The Zenbook S 13 Flip OLED showed similar stamina in Handbrake video encoding, finishing the test in nine minutes to beat the next-best Dell’s score by almost a full minute. The Legion had the worst time (12:08) despite using the same Core i7-1260P as the Zenbook, suggesting its cooling and/or power management isn’t as effective.

Moving on, the Zenbook S 13 Flip OLED trailed in our 25GB file transfer test with 766.13 MBps, not even close to the Spectre x360’s 1,363.29 MBps and the Yoga 9i Gen 7’s leading 1,506.89 MBps. I didn’t notice any hesitation starting Windows or opening apps or documents, but Asus clearly could have used a faster drive.

For a true test of stamina, we run the Cinebench R23 CPU stress test 20 times to see how the system’s cooling keeps up under extended load. The Zenbook S 13 Flip OLED started at 7,972 points but dipped sharply over the next couple iterations, bottoming out at 5,324 points. It then recovered and stabilized at just over 5,700 points. It’s good that the score stabilized, showing the cooling system eventually get the processor’s heat under control, but this laptop could probably use more aggressive fan behavior to get the temperatures under control sooner. During the stress test, the Core i7-1260P’s average temperature was 73.4 degrees C.

(Image credit: Tom's Hardware)

There’s a bizarre story behind this chart. We had expected the processor’s P-cores to run at a higher frequency than the E-cores, but the P-cores ran at an average of just 731 MHz while the E-cores averaged at 2,327 MHz. Our logs showed for most Cinebench iterations, the P-cores tended to operate at a high frequency (between 1,400 MHz to just over 3,000 MHz) for about 15 seconds before throttling down to just a few hundred MHz at which point the E-cores ramped up their frequency and effectively took over processing duties. In essence, the Zenbook S 13 Flip OLED used the P-cores only in bursts and shifted to the E-cores for tasks requiring maximum CPU power for more than a few seconds. This behavior keeps temperatures down but it doesn’t let the CPU perform to its full potential.

We asked Asus about this behavior, and were told "...the TDP is limited to 25W in performance, so the CPU will automatically adjust the frequency to control the TDP under 25W, and adjusting P cores is the fastest way to lower the CPU temperature and TDP."

While this certainly works, if the laptop can't handle any kind of sustained performance using its more powerful cores, it makes me wonder if a U-class chip would have been a better fit, since they have just two P-cores.

Display on the Asus Zenbook S 13 Flip OLED

The Zenbook S 13 Flip OLED has a 13.3-inch touch display with a 2880 x 1800 resolution, which isn’t quite 4K but still shows plenty of detail. Its 16:10 aspect ratio is taller and more modern than the 16:9 aspect ratio that now seems old fashioned, though it’s not as square as the 3:2 display on the HP Spectre x360 13.5.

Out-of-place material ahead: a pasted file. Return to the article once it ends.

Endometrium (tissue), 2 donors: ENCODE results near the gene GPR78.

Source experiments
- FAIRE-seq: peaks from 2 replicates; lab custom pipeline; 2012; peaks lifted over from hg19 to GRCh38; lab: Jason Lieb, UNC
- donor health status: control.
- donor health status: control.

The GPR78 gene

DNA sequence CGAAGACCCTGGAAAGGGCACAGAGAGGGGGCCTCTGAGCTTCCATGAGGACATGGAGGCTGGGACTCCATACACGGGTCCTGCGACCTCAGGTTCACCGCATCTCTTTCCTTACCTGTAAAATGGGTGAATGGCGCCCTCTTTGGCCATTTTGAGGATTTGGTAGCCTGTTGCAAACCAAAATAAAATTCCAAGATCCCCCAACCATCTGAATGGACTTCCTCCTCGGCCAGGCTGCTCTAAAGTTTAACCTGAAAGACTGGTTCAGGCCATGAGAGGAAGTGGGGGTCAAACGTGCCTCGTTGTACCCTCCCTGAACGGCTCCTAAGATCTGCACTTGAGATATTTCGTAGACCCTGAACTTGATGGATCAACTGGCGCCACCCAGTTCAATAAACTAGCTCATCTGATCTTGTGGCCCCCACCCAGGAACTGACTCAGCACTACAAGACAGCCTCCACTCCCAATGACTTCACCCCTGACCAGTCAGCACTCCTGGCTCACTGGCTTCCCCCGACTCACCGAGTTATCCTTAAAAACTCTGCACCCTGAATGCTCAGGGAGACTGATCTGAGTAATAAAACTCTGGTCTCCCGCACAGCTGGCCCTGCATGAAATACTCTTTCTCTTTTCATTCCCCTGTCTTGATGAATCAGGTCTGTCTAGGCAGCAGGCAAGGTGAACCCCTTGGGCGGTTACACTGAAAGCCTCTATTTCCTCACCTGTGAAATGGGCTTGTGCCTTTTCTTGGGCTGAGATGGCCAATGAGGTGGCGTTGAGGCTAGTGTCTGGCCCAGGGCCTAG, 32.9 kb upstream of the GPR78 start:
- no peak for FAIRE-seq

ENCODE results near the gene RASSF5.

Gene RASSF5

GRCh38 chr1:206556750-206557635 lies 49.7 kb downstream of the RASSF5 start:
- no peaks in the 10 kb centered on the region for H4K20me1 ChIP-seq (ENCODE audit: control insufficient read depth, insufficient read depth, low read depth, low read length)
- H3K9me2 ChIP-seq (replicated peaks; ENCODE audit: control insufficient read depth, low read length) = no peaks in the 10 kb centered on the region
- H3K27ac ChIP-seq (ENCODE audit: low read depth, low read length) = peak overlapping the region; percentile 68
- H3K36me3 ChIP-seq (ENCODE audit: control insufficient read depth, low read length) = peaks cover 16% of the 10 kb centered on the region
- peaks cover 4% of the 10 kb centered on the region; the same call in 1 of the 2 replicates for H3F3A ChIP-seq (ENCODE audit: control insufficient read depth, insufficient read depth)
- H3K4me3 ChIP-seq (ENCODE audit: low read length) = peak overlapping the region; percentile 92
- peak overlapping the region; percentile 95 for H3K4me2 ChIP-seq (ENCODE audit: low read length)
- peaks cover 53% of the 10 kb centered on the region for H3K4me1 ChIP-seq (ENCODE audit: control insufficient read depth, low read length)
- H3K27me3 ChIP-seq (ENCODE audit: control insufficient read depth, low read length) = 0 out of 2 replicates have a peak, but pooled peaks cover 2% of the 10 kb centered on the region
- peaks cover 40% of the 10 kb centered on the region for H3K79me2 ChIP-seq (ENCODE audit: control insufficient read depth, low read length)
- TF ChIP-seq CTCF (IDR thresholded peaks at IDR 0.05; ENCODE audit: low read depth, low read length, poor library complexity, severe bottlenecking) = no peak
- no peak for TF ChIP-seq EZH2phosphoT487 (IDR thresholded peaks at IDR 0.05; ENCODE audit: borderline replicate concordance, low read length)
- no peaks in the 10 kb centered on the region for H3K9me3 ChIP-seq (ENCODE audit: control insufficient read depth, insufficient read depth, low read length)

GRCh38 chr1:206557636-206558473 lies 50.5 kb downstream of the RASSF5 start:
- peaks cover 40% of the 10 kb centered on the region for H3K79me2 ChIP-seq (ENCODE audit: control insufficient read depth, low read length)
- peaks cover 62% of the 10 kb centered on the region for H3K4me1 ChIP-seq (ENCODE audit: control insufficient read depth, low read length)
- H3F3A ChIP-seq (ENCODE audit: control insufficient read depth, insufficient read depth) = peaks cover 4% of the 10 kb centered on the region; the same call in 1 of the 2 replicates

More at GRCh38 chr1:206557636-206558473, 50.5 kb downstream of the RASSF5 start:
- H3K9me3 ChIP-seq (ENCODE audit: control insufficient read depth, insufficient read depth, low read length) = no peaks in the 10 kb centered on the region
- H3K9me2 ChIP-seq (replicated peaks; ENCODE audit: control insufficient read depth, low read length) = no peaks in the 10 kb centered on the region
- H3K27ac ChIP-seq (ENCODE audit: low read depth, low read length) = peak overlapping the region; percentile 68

The best aspect of this display is, by far, its OLED technology. Just like OLED TVs, each pixel is individually backlit, so when you’re looking at something black, there’s no light coming from that part of the screen. It was easy to appreciate this effect while watching a movie in a dark room. Non-OLED screens would show gray-black bars on the top and bottom of the movie, but that effect appears invisible on this screen in the dark.

The pitch blacks and high brightness of this screen create almost unlimited contrast. I was taken aback while watching The Batman; its dark scenes with sudden explosions and gunshots almost made me squint, and the sunrises and sunsets made me want to pause the movie and stare. The Guardians of the Galaxy Vol. 3 trailer and other colorful Marvel movies were especially fun to watch. And, of course, I just had to watch the introduction of Terminator II: Judgement Day which probably even James Cameron never imagined would look so good. *Asus Zenbook S 13 Flip OLED - Screen.jpg

The display’s only real downside is its mirror-like surface, which shows lots of reflections. I had to crank the brightness while sitting next to a sunny window to see what I was doing. It also tends to attract smudges and fingerprints.

(Image credit: Tom's Hardware)

The Zenbook’s OLED screen competed nicely against our comparison group. Its 327.8-nit peak brightness was a smidge off the 355 nits of the Spectre x360 and 352 nits of the Yoga 9i Gen 7, but most users probably wouldn’t notice those differences. The Zenbook also did well in color reproduction, showing 97.8% of DCI-P3. The overachieving Yoga 9i Gen 7 outdid it there, with an astounding 140%, but the utility of greater-than 100% coverage of DCI-P3 is limited; that gamut represents just about every color you’d see in modern streaming media. Meanwhile, the Dell’s screen covered just 43.5% of DCI-P3. The screen is usually one of the components that suffers when you spend much less money.

Keyboard Touchpad and Stylus on the Asus Zenbook S 13 Flip OLED

The Zenbook S 13 Flip OLED’s keyboard has satisfying tactile feedback. Thin laptops often compromise by using keyboards with minimal travel, but the Zenbook has a healthy 1.4 mm worth. Keypresses feel precise and make a pleasant yet soft clicking sound. I managed 103 words per minute with 99.61% accuracy in the 10fastfingers typing test, which is as well as I can do on any keyboard.

(Image credit: Tom's Hardware)